Instead, in her tribe, Shannon just wants everyone to have fun. “I think there’s a way to be unified and to have a blast instead of just sitting around. There’s a million things you could do. Dude, you could draw a giant tic-tac-toe thing in the sand,” she said, and wants them to “play games for confidence-building, to have fun, to kill time.” She’s thinking that way because, as she said at Ponderosa, “this sitting down reading books, this shit’s killing me, dude.” As to her role beyond that, she will cook and fish, but decided she won’t work on the shelter. In addition, she said, “I’m not going to break up fight if fights break out—I’m such a peacemaker, totally.”
Shannon told me she’s worried that others in her tribe won’t be as positive as she is. “I really truly pray to god that we have the people that don’t use the word ‘can’t.’ That feel like even if we’re not winning challenges, we’ll have strength in numbers by sticking together instead of turning on each other,” she said. As she does in her life for “people that have a negative outlook,” she said “I wouldn’t really go after anybody. I would try as best as I could to mentor them, to see the light, that there is hope for tomorrow. … Maybe they need a little Shannon butterfly to tap them on the shoulder.”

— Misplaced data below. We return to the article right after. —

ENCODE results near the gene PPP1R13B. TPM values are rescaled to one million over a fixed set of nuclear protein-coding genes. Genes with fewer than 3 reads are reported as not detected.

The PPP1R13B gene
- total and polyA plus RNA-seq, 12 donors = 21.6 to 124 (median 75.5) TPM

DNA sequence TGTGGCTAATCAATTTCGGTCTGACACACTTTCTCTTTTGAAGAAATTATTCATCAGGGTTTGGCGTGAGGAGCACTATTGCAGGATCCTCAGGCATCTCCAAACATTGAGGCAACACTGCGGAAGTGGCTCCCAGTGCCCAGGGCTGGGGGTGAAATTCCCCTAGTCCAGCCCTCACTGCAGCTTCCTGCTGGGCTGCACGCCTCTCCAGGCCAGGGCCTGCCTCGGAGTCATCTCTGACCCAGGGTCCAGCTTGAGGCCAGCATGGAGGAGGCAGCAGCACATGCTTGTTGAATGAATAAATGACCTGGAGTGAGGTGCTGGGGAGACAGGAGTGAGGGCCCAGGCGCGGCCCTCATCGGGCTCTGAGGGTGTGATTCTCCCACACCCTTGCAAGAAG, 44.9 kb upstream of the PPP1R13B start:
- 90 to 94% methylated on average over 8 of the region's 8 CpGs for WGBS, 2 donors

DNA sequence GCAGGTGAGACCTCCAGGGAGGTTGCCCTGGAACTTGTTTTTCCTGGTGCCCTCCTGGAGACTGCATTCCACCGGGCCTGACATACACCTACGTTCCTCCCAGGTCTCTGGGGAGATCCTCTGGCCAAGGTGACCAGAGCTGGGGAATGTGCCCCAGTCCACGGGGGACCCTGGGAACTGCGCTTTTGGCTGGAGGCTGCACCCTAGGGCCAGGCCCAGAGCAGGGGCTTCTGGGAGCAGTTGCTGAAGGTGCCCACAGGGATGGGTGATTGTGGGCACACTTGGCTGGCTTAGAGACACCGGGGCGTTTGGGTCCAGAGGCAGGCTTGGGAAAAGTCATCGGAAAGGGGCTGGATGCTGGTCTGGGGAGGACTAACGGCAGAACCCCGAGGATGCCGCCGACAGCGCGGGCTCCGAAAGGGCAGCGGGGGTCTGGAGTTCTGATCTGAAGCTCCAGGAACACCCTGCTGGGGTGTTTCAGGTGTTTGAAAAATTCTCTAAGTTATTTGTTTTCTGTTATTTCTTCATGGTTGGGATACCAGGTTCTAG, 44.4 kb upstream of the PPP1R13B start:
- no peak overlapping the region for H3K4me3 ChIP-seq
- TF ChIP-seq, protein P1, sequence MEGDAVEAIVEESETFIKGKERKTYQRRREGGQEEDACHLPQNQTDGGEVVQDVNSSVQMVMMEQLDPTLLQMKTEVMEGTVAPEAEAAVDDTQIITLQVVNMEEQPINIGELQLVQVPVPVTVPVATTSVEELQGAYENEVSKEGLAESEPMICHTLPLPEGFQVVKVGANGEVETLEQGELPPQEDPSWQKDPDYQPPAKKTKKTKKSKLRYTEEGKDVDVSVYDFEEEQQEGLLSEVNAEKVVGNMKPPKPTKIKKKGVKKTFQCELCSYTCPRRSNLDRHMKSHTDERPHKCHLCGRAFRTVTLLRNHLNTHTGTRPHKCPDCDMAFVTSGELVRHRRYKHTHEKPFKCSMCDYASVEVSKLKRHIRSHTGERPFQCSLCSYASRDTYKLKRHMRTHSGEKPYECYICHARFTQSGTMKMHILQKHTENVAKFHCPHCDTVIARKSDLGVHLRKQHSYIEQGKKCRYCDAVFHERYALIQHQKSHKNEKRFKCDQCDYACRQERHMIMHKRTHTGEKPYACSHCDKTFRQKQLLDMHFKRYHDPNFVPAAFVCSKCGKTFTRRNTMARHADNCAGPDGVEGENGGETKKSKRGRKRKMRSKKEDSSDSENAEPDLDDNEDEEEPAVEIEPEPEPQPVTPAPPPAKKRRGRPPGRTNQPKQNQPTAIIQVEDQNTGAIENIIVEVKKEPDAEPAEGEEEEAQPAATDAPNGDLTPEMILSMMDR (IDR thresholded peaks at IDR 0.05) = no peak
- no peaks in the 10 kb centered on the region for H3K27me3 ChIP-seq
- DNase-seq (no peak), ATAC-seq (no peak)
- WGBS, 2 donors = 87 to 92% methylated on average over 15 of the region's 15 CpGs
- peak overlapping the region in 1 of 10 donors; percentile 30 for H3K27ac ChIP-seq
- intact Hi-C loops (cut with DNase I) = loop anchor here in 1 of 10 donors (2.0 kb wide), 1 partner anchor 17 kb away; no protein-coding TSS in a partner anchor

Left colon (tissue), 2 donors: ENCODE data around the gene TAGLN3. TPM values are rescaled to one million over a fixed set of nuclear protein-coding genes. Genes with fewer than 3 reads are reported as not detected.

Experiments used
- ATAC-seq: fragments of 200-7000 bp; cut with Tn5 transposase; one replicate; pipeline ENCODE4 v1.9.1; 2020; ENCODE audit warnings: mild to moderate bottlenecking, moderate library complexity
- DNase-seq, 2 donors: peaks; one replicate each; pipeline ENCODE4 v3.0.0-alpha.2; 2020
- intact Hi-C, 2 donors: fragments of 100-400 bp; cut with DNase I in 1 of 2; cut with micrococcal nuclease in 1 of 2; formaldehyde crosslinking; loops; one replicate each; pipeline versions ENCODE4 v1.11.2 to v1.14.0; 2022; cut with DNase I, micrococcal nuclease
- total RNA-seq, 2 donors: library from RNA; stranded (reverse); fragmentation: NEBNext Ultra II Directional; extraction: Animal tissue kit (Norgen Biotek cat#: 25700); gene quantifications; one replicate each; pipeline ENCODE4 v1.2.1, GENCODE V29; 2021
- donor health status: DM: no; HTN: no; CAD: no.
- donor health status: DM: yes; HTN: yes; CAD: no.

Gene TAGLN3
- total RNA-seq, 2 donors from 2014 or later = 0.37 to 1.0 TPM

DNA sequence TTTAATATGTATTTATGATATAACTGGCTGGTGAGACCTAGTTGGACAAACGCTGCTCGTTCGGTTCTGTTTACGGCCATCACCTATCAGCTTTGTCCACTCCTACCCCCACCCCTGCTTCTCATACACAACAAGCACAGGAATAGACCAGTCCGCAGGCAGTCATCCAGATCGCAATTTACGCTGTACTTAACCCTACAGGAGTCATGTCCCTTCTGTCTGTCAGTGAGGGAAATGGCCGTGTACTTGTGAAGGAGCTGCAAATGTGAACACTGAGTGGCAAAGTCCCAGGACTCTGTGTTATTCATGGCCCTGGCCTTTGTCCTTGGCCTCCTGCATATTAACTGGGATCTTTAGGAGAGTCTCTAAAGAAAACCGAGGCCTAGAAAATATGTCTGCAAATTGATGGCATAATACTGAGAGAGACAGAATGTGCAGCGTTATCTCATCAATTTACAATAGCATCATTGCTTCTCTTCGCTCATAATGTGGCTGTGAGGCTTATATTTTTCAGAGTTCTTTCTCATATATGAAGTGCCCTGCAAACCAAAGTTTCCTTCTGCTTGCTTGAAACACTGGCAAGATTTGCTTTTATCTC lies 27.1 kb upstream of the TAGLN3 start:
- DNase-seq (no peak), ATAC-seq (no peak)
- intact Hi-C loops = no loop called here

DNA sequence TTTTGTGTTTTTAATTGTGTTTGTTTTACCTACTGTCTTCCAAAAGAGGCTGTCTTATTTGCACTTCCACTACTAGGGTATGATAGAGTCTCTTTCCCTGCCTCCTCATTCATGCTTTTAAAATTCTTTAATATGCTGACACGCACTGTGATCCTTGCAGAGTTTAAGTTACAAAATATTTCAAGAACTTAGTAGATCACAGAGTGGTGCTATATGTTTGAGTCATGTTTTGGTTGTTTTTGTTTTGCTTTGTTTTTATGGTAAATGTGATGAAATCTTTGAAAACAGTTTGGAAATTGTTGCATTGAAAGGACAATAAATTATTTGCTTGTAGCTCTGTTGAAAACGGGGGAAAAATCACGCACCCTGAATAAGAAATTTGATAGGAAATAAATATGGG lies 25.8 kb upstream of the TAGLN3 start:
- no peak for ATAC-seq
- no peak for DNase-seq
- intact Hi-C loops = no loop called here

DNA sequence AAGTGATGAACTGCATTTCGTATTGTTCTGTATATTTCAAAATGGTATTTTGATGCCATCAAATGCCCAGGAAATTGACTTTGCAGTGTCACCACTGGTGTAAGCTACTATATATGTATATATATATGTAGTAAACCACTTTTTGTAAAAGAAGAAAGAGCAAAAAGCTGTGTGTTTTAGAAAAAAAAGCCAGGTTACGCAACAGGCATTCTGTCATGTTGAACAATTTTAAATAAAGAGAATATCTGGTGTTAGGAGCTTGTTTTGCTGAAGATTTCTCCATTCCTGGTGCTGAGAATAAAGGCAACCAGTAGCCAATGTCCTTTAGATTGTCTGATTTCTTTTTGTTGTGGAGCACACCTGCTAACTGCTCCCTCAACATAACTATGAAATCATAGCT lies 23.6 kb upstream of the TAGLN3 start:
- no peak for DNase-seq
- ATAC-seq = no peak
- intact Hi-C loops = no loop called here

Shannon works as a salesperson for a restaurant equipment supply company, and thus works with people, although didn’t connect that much to her game play. Shannon is close to her family—they were “pretty much raised as our parents’ little platoon” but “were very much encouraged to speak our minds and be individuals as we grew up.” When she talked about family, and being particularly close to her brother, she revealed something interesting: “He’s who’s coming if I make it to the 33rd day for family member, because seeing us together, dude, it’s like double jeopardy. There’s like two Shannons.” (I wonder if day 33 for family visits is a guess, or if family members were given an actual timeline.)
Shannon was a cook in the Marines, and although she has the title of sergeant and had people under her, “it wasn’t what civilians would think of as a drill instructor, or the sergeant in charge in the movie Platoon.” She thinks her experience in the Marines might benefit her in the game, so she won’t hide it. “If they find Shannon’s got a big mouth, she’s obnoxious, [revealing military experience] will kind of qualify it a little bit, but I’m also going to downplay it. That was a long time ago; obviously I’m not a physical threat 26 years later having been a civilian for 26 years.”
She hopes they’ll think “Shannon’s not an asshole, Shannon’s just a little gung ho” because “I can’t change who I am inherently.”
Hear Shannon describe what she sells, and what happened when she was awarded salesperson of the year, “the most amazing thing I’ve ever seen in my entire life”: